Edward Usher wrote in the Revival, 29th March 1862, that unity was needed in Leeds before God could do anything. 'this town is quite dead and asleep. Secularism is very strong. Popery is rampant, lukewarm protestants hold aloof.'.
Some three or four weeks since, at the invitation of a Christian lady, myself and Robert Craig, known to many of your readers as a London theatre preacher, went to Leeds and commenced some services. At the first our success was indifferent. We had one interesting case, however, that of an old soldier, who came to the meeting in great distress of soul. I spoke to him at the close and pointed him to the crucified One. At first, he was inconsolable, but at length, light from on high broke in, and he said, "Stop! I see it all now." A change came over him, and he could and did sing,
"I can believe, I do believe, that Jesus died for me."
Before we left the meeting, he said, "I came into this room with a load on my heart that I could hardly bear, but now I feel as if fifty knapsacks were taken off my back." He attended each meeting afterwards and gave every sign of being a true soldier of the cross.
We subsequently carried on our meetings at a much larger place, with evident blessing, and eventually. in a commodious chapel situated in the very heart of the town. This chapel for years has been closed. About two months back God put it into the heart of some dear Christian men to obtain the use of it for the purpose of holding special services. They commenced few in numbers, but true of heart. Night after night they met for prayer with apparently no result; at length, the Lord appeared for them; one here and one there came in, and some conversions took place. Things were in this state when Br. Craig and myself came to Leeds. These dear brethren heard of us and invited us to hold meetings in their chapel. This we gladly consented to, for the work there was thoroughly unsectarian both in principle and practice. We commenced; numbers increased; power came down, and sinners were converted. After a few days Robert Craig was obliged to leave to fulfil an engagement near London, but the Lord provided another labourer. Colour-Sergeant W. Mason arrived from Abergavenny, full of love and zeal. We were old friends, and right glad to meet and work together again. We had a daily prayer-meeting at noon, and a meeting every evening. God blessed our efforts. In one week upwards of sixty professed to have found peace and joy in believing. Some of these were backsliders. Altogether, from first to last, some eighty cases of apparent conversion had taken place when I left on Saturday. Several boys and girls professed conversion, but their names were not taken. These eighty were nearly all persons advanced in years and belonged to various sections of the Christian church. Their names, residences, &c., were carefully recorded, and proper persons were found to visit them. On Sunday night the 20th ult., seventeen professed conversion; that was the most in one night.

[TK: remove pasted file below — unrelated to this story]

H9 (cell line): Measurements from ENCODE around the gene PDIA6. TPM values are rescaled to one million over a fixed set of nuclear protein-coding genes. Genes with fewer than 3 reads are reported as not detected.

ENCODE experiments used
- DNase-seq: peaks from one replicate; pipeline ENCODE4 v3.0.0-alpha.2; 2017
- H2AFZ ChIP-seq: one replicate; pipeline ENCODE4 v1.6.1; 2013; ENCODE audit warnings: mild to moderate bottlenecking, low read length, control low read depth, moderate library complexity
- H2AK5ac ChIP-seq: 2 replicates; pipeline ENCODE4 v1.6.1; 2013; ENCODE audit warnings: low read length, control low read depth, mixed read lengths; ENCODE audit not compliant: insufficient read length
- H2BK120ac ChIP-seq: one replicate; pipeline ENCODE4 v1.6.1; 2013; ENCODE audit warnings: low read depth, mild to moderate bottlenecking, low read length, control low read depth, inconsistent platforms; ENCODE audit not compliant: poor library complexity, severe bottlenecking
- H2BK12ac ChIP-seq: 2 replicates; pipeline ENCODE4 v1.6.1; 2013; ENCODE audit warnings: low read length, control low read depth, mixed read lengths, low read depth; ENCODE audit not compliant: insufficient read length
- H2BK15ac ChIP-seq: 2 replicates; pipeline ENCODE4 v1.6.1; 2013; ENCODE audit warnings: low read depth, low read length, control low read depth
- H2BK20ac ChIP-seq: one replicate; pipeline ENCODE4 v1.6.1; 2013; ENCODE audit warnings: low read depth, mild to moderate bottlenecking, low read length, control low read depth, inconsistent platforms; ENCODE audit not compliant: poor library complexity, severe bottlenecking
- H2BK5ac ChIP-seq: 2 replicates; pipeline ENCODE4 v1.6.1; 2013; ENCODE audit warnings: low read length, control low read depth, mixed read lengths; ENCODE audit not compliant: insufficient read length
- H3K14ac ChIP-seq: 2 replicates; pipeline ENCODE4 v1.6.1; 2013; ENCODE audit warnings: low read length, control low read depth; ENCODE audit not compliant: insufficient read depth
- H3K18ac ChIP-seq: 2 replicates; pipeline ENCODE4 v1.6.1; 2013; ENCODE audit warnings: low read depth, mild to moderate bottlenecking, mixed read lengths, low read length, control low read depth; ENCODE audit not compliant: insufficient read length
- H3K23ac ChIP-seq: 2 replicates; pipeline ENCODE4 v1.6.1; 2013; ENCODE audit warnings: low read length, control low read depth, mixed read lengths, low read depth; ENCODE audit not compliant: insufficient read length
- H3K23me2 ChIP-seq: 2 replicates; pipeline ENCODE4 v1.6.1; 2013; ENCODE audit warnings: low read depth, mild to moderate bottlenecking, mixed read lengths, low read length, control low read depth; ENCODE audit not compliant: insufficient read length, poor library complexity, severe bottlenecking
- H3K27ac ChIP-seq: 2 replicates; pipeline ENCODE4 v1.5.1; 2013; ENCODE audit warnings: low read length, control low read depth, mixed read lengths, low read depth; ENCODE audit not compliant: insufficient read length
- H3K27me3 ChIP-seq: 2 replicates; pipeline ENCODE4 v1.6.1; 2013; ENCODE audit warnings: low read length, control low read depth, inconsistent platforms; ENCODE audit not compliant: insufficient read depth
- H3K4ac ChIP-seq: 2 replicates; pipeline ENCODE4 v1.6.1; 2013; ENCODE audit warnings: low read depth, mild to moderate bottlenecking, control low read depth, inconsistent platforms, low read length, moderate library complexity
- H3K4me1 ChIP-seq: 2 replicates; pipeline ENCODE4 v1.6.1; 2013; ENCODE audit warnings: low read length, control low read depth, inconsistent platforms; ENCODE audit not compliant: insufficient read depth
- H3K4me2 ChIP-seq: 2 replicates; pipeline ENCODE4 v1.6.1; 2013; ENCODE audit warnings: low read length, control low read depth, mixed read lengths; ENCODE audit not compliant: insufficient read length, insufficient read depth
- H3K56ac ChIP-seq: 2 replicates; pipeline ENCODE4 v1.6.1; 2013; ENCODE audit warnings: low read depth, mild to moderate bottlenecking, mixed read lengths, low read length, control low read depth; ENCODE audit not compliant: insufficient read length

Yours in Christ, JOHN ROCHFORT.
From, 'The Revival', Volume vi, 8th May 1862.
With pleasure and thankfulness to Almighty God, the following brief report of his work in Leeds is communicated. Since our last report He has unmistakably manifested his willingness to save to the uttermost all that come unto God by Christ Jesus our Lord. In February last God put it into the heart of a good brother, who was supported in money matters by a true Christian philanthropist, to commence a series of revival services on neutral ground. For this purpose, a commodious chapel in the centre of the town, that had been closed for some time, belonging to the New Connexion, was, in a most kind and liberal manner, granted. Numbers began to multiply, a few from different denominations soon gathered round, and prayer without ceasing was made night and day, and we can truly say the Lord has far exceeded our expectations.
Our list since the commencement gives no less than 694 souls professing to have received blessing through faith in the blood of our dear Redeemer. Since May 17, when the Rev. J. C. Milbourn came among us, sceptics, Catholics, and backsliders have been snatched as from the brink of the gulf of destruction. Prayer is offered up every night in the week, and preaching five nights, and at twelve o'clock at noon daily, and once in three weeks a midnight prayer-meeting. At our last, on the 2nd inst., while we were engaged in solemn prayer for Leeds sinners especially, the present power of God was felt by all. At the morning service, while our dear brother was exhibiting the saving faith of the gospel, numbers came to the communion rail, and others hurriedly left the chapel with tears in their eyes and the arrow of conviction in their hearts. We have pledged ourselves to cry day and night until God moves the whole town. Every Lord's-day at our love-feast the testimony of friends for eight and ten miles distant is most encouraging. Brethren, pray for us, especially for our brother Milbourn, whose health from constant labours is evidently giving way. S.
From 'The Revival', Volume vii, 14th August 1862.
Most likely at Ebeneezer Chapel which was to the right of Harewwod Street above the St Georges Street Car Park.